23. I had a hankering for some "Wings and Thangs" so I searched the internet for a good appetizer to go with wings. I came up with one from “Tasty” on YouTube. I started out with the potato skins as they took the longest. Here are the ingredients: 4 medium large (or 8 smaller) Russet potatoes. Prick w/ fork and bake for 60 minutes at 400 degrees. Let then cool and cut in half. Scoop out most of the potato flesh leaving approximately 1/4". Place them on a baking rack (flesh side up) and coat the flesh with some OO and bake for 15 minutes at 400 degrees. (Flip after 10) While they are baking put the flesh of 2 scooped out potatoes into a bowl, add the following and then mix well: 1/2 cup grated Sharp Cheddar Cheese 1/2 cup grated Mozzarella Cheese 6 oz. of softened Cream Cheese 2 cups shredded chicken 1 packet of Ranch Seasoning. (2 tbsp.’s) 1/2 cup Hot Sauce Mix well. Take the potato skins and fill with the potato and chicken mixture. Top with more grated Sharp Cheddar Cheese and bake for 15 minutes at 400 degrees. (Drizzle with some ranch dressing and some diced green onion and serve) For the wings I used a recipe from Chef John on Food Wishes. Here are the ingredients: Honey Sriracha Chicken Wings Ingredients for 4 portions: 2 1/2 pounds chicken wing sections (I had 1 ¼ lbs. so I cut these amounts in half) 1 tbsp kosher salt 1 tsp freshly ground black pepper 1 tsp smoked paprika 2 tbsp baking powder (aluminum free) - Coat wings, and bake at 425 F., turning every 15-20 minutes, until they are browned and crispy. Total cooking time will be about 1 hour, but that depends on the size and temperature of your wings. On the kamado at 400. After 15 minutes I flipped them. While they were cooking I made up the glaze. Here are the ingredients: For the Honey Sriracha glaze: (I cut these amounts in half) 1/3 cup honey 1/3 cup Sriracha 1 tbsp seasoned rice vinegar 1/4 tsp sesame oil sesame seeds to garnish Here they are ready to be glazed. Here they are plated up with some ranch dressing, carrots, celery and a Ballast Point Grapefruit Sculpin. Close up of the wings. Close up of the Buffalo Chicken Potato Skins. Wings had some nice heat and sweetness to them and the skin was fairly crispy too. And done! Yum! Thanks for looking.
  24. The store had some boneless / skinless chicken breasts on sale so I picked up a package of them. I froze 4 of them and used 2 to make some shredded chicken for an upcoming dish I’m making. I proceeded to butterfly them and then covered them with plastic wrap to give them a good pounding. Here they are post pounding. I placed them in my nice and hot 12” C.I. skillet with 2 tbsp. of OO. After approximately 3 minutes the edges were turning white so I flipped them. After another 3 minutes I started shredding them and here is the results. See you soon with another cook were I’ll use most of this up. Thanks for looking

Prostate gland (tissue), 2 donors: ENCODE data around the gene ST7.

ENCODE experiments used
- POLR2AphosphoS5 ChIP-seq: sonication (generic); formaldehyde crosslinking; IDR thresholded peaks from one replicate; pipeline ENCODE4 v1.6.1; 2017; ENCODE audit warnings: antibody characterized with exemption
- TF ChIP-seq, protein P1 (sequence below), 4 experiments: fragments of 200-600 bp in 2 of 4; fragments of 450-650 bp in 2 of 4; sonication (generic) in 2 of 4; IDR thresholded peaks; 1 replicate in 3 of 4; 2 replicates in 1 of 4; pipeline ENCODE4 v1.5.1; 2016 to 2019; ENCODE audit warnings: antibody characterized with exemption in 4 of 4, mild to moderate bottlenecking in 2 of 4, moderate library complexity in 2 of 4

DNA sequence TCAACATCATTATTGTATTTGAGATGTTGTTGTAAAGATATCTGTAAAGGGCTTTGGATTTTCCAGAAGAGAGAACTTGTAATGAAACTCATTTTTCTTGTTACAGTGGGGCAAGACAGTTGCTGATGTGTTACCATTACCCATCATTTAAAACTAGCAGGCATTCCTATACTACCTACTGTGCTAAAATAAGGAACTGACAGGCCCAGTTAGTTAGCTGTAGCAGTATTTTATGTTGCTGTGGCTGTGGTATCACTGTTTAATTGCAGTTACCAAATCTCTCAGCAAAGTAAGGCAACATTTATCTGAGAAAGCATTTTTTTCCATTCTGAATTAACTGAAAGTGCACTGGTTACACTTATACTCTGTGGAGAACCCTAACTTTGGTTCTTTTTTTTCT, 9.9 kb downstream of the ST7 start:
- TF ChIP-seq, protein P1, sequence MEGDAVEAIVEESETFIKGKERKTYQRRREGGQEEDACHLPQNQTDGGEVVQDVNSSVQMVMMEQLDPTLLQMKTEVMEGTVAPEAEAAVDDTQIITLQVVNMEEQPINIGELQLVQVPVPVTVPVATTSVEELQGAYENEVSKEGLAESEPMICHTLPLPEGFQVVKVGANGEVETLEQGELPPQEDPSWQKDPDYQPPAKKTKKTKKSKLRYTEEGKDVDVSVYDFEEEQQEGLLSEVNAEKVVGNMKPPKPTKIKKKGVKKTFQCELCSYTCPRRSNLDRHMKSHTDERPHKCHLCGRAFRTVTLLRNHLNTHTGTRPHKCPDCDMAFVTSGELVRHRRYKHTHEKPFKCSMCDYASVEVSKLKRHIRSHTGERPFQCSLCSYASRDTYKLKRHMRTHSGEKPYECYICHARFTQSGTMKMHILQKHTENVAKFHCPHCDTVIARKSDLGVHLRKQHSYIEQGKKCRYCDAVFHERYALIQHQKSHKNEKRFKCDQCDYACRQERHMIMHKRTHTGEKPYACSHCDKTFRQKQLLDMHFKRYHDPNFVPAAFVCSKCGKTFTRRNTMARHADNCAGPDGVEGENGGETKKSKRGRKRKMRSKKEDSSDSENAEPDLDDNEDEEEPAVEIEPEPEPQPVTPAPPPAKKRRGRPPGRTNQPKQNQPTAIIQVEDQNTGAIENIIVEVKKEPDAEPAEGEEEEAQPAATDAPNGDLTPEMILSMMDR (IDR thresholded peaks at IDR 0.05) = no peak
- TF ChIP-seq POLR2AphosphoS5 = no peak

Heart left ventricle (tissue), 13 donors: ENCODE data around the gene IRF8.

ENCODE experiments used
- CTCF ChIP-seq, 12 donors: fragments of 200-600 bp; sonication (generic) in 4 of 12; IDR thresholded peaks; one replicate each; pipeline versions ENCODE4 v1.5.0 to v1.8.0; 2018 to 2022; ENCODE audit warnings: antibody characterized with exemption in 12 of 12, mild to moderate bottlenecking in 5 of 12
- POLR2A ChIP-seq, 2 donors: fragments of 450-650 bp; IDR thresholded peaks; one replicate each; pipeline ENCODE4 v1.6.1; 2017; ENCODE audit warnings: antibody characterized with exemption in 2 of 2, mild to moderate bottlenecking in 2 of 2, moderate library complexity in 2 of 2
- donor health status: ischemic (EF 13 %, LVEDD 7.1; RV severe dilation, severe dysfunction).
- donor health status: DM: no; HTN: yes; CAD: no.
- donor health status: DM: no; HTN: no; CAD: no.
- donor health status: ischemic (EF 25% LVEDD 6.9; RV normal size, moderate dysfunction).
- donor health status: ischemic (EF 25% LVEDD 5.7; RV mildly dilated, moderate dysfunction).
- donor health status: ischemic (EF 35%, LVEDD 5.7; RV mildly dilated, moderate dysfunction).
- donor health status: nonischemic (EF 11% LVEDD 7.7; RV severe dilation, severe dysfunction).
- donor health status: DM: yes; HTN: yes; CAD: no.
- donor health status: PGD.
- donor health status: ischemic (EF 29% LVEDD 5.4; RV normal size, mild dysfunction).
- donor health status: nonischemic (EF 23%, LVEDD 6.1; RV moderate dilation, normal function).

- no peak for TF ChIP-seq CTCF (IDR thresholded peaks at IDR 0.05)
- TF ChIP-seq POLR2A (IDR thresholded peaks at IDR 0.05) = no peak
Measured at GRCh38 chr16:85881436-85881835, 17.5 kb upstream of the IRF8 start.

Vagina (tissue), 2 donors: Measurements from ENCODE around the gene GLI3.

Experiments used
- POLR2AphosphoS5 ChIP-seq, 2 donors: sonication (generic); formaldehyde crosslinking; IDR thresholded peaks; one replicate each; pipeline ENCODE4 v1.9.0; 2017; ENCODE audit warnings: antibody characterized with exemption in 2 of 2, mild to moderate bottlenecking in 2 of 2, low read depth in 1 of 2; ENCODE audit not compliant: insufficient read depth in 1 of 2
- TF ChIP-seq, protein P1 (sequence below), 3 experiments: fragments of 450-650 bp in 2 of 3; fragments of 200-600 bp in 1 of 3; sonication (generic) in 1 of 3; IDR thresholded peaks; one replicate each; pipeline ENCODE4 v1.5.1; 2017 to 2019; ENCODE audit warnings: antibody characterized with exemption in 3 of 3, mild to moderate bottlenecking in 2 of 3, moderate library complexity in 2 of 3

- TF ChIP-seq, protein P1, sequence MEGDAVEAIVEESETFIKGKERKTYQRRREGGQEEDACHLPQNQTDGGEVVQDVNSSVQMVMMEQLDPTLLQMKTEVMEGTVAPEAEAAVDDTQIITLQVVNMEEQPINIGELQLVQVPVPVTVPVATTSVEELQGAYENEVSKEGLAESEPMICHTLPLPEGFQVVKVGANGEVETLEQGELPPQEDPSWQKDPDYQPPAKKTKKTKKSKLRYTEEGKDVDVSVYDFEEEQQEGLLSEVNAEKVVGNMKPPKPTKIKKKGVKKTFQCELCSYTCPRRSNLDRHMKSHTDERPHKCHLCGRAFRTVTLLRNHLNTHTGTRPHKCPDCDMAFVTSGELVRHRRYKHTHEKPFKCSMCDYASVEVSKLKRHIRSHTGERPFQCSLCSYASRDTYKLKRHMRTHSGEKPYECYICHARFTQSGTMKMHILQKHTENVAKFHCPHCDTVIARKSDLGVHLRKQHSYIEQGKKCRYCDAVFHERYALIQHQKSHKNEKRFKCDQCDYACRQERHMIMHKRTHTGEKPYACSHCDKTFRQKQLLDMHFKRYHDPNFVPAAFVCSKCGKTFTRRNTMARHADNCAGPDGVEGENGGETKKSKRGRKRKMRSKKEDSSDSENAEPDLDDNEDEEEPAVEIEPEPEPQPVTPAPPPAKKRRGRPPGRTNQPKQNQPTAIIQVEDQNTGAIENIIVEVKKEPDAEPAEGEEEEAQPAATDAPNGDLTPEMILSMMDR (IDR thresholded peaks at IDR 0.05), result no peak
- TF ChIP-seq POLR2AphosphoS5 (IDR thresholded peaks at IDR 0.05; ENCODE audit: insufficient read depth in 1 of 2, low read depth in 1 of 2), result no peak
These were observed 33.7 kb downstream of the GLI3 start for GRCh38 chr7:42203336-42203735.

25. This weekend I decided to put in an herb and vegetable garden again. I’ve been lazy the last 2 years and didn’t plant anything in the garden. One of the reasons why I didn’t was we had an irrigation valve go bad. We had to turn the backyard irrigation water off most of the time or the sprinklers would come on by themselves. I needed to replace it but I was really dreading doing this due to how much work it was (I had to completely dig up the valve box like I was starting over) replacing a valve servicing my hill, downhill lawn, garden and fruit trees. You see when we expanded our patio I had to also expand our yard. Here it is before the new concrete was poured. In the pictures above you can see my expanded patio was occupying most of what used to be my original yard. So to expand our yard I had to also put in a retaining wall. (A few pics of that) 1st course. Drainage pipe and rock to control expansion. Due to all this I had to completely redo all the irrigation, so I decided to put in underground valves in valve boxes. (A few pics of that) Underground valves / manifold connecting to lawn sprinklers and drip irrigation for planters. Valve box being positioned. Lids on and waiting to have soil filled in around them. Here it is once most everything was finished except putting in the fountain, the plants and the rock ground cover. And here it is after the fountain, the plants and the rock ground cover were done. Here you can see why I didn’t want to have to dig them up. Well I finally decided to fix it. Here’s the valves as they looked before I fixed them. (The valve on left is the bad one) As it turned out I didn’t have to dig everything up (thanks to a pry bar) but it still took around 90 minutes to complete. (The new valve was like 1/8” longer than the old one) Now that I can water everything via the time-clock controller again I started out with some herbs, (From left to right is Sweet mint, sweet basil, chives, lemon thyme and sage) peppers and tomatoes. The peppers were a variety pack. I started out by planting the herbs in pots. I divided the basil and chives into 3 different pots so I can rotate them inside the house and outside the house. Here are one of the basil's, one of the chives and the thyme in our kitchen garden window. I planted the peppers in 3 half wine barrel planters. Serrano and Jalapeno. Anaheim & Cayenne And the hot stuff - Habanero & Bhut Jolokia These are all up the hill on our side yard where I’ve already planted some larger tomatoes. I planted the sage and the smaller tomatoes in my downhill garden beds. Here’s a picture of the overall downhill garden. Sage. This is some Oregano that comes back every year. (Since 2013) Big Boy Tomatoes. The Waaaiiting is the Hardest Part! Thank for looking.